Measures Of Respiratory Muscle Activity Used In Endurance Testing

Rationale

Many different kinds of tasks have been used to quantify the endurance properties of the respiratory muscles. Most often, endurance has been defined in terms of the ability to sustain a level of minute ventilation (ventilatory endurance) or a level of inspiratory and sometimes expiratory pressure. However, these simple measures often present limitations to evaluating the effect of the load on the respiratory muscles. From a muscle energetics viewpoint, the energy requirements of a working muscle (and therefore a rough estimate of its level of activation) are determined largely by the tension developed over time (i.e., tension-time product) and the rate of mechanical work being performed (W) (10, 11).

Pressure-Time Product

Methodology. Refee to Pressure Measurements in Section 2 of this Statement for spenific techniques for the measurement of pressure at the airway opening and esophageal, gastric, and transdiaphragmatic pressures. The pressure-time product (PTP) is the integration of respiratory pressure over time (i.e., f Pdt). It is common to express PTP over a 1-minute interval (i.e., units = pressure X time; e.g., cm H2O X minutes). The integration process can be performed by most medical amplifiers or digital computers, much like flow is integrated to obtain minute ventilation. If such techniques are used, assurances must be made that expiratory pressures during the expiratory phase, or inspiratory pressures generated due to chest wall elastic recoil, are excluded from the analysis of inspiratory PTP.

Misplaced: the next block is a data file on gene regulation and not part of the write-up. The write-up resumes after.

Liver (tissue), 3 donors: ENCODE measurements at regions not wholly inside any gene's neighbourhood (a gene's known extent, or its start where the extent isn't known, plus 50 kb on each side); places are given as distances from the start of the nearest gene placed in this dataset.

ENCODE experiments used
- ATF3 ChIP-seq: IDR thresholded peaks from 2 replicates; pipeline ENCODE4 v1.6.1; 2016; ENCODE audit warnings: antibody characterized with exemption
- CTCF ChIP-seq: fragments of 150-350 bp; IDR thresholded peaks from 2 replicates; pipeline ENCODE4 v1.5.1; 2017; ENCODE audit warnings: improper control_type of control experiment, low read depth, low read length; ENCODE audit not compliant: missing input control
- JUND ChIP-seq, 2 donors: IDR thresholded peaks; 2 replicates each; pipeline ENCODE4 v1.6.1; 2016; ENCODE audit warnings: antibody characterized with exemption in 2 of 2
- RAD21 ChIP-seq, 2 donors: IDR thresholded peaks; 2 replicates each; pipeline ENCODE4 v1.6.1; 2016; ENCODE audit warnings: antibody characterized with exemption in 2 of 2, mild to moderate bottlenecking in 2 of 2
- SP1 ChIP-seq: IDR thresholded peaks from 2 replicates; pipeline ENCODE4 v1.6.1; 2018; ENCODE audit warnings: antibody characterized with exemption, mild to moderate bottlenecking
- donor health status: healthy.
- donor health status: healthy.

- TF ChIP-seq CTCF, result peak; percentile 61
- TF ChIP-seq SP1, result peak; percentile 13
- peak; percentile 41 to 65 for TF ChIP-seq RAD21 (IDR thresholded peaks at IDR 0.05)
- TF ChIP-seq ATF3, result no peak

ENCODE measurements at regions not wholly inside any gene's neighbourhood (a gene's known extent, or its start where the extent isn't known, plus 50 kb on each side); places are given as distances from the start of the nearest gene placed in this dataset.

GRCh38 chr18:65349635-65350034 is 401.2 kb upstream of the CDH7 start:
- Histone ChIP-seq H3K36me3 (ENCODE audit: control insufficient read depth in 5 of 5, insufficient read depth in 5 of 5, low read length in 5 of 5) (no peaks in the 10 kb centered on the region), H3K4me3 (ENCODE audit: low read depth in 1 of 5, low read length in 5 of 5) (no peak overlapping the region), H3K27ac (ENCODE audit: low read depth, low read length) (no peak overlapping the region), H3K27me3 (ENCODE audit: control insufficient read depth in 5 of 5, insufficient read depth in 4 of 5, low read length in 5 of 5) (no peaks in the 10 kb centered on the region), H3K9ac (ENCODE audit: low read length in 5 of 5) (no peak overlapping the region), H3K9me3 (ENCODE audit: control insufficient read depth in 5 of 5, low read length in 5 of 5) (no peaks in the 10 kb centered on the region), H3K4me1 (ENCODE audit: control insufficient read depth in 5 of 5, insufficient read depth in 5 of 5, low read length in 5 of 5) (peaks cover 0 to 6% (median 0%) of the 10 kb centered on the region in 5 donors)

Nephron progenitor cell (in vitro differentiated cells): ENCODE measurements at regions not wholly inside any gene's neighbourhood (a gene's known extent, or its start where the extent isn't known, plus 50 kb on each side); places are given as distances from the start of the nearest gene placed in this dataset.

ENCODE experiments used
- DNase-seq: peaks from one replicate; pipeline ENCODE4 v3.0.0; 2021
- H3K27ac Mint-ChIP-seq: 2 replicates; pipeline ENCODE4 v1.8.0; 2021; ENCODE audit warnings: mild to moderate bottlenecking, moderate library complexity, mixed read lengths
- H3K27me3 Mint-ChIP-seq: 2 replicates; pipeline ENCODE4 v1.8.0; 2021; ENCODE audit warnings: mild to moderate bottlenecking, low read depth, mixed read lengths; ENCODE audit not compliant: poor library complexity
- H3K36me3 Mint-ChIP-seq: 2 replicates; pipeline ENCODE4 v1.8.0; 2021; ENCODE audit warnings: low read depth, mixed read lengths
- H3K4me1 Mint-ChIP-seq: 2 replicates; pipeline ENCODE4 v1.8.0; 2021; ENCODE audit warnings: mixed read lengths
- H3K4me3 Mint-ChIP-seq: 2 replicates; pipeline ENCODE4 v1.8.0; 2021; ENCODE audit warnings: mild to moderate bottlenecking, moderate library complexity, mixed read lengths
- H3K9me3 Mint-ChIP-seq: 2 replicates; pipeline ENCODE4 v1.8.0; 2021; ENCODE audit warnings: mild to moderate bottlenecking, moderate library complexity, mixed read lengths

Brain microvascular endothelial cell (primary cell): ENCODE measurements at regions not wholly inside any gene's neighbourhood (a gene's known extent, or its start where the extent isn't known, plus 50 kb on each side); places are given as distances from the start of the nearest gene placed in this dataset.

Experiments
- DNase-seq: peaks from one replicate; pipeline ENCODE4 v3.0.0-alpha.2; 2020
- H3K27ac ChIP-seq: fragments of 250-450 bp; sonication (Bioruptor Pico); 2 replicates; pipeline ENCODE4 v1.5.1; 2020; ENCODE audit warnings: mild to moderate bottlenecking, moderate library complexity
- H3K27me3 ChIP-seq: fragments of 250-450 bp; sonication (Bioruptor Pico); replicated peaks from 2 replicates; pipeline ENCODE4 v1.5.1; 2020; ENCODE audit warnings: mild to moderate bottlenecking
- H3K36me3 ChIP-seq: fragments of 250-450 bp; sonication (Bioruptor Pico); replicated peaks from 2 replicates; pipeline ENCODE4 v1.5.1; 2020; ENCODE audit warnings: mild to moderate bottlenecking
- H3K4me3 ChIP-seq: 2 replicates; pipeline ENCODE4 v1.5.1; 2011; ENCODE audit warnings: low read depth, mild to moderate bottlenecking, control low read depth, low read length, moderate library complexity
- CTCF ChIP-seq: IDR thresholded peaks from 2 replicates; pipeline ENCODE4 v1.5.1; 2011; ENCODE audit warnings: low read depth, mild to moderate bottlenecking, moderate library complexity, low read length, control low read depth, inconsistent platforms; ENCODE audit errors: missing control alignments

A common expression of the PTP is the mean pressure generated over an entire breath cycle (P) in Equation 1, in which

For example, if PTP is measured for a single breath period, then the sampling period would be total breath period (Ttot). A signal averaging circuit (available on most medical amplifiers for determining mean vascular pressure) can often be used to measure P directly, online. These are usually composed of "leaky integrators" with time constants of approximately 20 seconds. The analysis can also be done by digital computer or mechanical devices (12).

The P value calculated in Equation 1 can be measured at the mouth or airway opening if one wishes to estimate the average pressure generated by all the respiratory muscles working against an external load (i.e., Pmo). Alternatively, it can be measured using: transpulmonary pressure (Pl) for measurements of activity of the chest wall and its muscles against the lung and airways (2); transdiaphragmatic pressure (Pdi) for the activity of the diaphragm alone (1); or total respiratory muscle pressure (Pmus) for activity of the synergic respiratory muscles against the lung and rib cage (13).